Dyadic Route Planning and Navigation in Collaborative Wayfinding

Authors Crystal J. Bae , Daniel R. Montello

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Crystal J. Bae
  • University of California, Santa Barbara, USA
Daniel R. Montello
  • University of California, Santa Barbara, USA


We would like to thank our research assistants Liza Benabbas, Karina Jimenez, and Kienna Owen-Quinata, along with all of our participants in this study for their help. We also thank our four anonymous reviewers for their thorough feedback in the preparation of this article.

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Crystal J. Bae and Daniel R. Montello. Dyadic Route Planning and Navigation in Collaborative Wayfinding. In 14th International Conference on Spatial Information Theory (COSIT 2019). Leibniz International Proceedings in Informatics (LIPIcs), Volume 142, pp. 24:1-24:20, Schloss Dagstuhl – Leibniz-Zentrum für Informatik (2019)


The great majority of work in spatial cognition has taken an individual approach to the study of wayfinding, isolating the planning and decision-making process of a single navigating entity. The study we present here expands our understanding of human navigation as it unfolds in a social context, common to real-world scenarios. We investigate pedestrian navigation by pairs of people (dyads) in an unfamiliar, real-world environment. Participants collaborated on a task to plan and enact a route between a given origin and destination. Each dyad had to devise and agree upon a route to take using a paper map of the environment, and was then taken to the environment and asked to navigate to the destination from memory alone. We video-recorded and tracked the dyad as they interacted during both planning and navigation. Our results examine explanations for successful route planning and sources of uncertainty in navigation. This includes differences between situated and prospective planning - participants often modify their route-following on the fly based on unexpected challenges. We also investigate strategies of social role-taking (leading and following) within dyads.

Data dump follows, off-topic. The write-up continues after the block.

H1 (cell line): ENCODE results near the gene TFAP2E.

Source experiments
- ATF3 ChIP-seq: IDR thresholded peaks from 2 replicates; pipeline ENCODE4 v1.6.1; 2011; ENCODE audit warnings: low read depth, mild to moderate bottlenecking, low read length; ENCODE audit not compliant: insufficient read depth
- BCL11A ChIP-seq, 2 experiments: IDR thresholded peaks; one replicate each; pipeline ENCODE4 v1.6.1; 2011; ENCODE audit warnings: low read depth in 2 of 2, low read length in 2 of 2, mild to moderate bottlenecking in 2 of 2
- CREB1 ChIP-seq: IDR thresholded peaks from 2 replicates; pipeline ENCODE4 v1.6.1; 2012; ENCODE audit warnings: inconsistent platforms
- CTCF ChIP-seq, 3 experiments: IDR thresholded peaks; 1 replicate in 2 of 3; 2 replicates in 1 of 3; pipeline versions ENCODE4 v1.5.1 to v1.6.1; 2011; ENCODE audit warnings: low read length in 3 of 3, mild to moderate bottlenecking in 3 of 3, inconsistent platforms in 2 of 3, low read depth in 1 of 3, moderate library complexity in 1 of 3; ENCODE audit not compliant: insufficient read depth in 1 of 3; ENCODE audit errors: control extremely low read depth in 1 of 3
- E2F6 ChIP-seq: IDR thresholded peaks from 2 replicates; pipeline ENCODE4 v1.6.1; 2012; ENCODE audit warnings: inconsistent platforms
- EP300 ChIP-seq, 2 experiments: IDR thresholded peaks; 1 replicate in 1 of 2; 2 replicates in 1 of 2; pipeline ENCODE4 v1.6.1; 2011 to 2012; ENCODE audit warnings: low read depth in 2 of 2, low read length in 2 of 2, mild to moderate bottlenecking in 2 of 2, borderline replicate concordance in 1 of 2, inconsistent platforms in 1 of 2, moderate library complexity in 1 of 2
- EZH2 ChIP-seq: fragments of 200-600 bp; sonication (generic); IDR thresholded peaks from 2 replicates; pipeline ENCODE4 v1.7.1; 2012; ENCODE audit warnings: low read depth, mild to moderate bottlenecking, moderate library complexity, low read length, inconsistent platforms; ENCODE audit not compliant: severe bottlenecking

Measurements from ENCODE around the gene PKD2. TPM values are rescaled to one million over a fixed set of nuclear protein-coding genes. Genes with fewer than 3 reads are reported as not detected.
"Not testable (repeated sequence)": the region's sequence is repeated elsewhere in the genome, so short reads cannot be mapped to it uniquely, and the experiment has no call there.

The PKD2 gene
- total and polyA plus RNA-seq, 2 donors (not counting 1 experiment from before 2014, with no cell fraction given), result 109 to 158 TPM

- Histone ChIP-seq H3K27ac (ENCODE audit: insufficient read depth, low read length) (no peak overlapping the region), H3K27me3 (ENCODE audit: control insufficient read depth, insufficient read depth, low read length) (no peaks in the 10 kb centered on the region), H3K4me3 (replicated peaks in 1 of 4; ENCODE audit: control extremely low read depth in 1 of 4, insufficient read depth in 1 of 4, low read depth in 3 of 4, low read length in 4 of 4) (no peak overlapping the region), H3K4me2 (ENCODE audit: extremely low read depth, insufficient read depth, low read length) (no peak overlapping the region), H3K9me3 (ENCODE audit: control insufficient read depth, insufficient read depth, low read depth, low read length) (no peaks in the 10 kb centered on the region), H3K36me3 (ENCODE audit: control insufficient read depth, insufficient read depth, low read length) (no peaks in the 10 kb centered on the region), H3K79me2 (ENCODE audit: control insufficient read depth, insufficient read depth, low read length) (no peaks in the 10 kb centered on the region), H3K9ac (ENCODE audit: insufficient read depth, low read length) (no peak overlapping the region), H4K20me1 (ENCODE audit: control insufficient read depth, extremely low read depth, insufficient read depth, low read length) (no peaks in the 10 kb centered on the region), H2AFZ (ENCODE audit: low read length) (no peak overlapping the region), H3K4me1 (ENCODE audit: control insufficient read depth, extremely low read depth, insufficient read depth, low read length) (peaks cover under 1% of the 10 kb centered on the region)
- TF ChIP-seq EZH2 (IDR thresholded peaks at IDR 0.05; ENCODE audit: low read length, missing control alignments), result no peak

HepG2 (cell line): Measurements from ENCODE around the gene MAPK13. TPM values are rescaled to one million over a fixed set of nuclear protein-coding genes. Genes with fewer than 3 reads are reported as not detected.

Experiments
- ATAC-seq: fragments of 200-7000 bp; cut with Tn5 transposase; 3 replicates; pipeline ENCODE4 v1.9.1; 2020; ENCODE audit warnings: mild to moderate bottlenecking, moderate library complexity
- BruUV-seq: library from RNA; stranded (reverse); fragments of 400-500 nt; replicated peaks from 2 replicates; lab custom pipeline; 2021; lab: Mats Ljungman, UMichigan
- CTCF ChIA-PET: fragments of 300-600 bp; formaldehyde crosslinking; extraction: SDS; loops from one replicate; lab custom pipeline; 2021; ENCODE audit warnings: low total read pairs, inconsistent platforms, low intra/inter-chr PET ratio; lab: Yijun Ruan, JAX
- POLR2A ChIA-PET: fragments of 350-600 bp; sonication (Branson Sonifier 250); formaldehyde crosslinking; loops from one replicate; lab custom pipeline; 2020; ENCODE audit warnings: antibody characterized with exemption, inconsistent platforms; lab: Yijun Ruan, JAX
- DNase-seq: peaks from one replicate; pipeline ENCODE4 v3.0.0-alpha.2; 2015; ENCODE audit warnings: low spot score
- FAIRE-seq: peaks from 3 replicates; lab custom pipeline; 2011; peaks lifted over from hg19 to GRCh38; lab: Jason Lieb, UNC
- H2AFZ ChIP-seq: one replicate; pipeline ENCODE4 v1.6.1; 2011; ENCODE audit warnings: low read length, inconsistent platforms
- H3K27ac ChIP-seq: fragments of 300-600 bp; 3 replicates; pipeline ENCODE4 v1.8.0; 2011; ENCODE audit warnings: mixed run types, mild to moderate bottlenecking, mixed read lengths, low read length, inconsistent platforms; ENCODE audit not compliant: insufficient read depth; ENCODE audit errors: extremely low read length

Subject Classification

ACM Subject Classification
  • General and reference → Empirical studies
  • Applied computing → Sociology
  • Applied computing → Psychology
  • Wayfinding
  • Navigation
  • Collaboration
  • Leadership
  • Conversation Analysis


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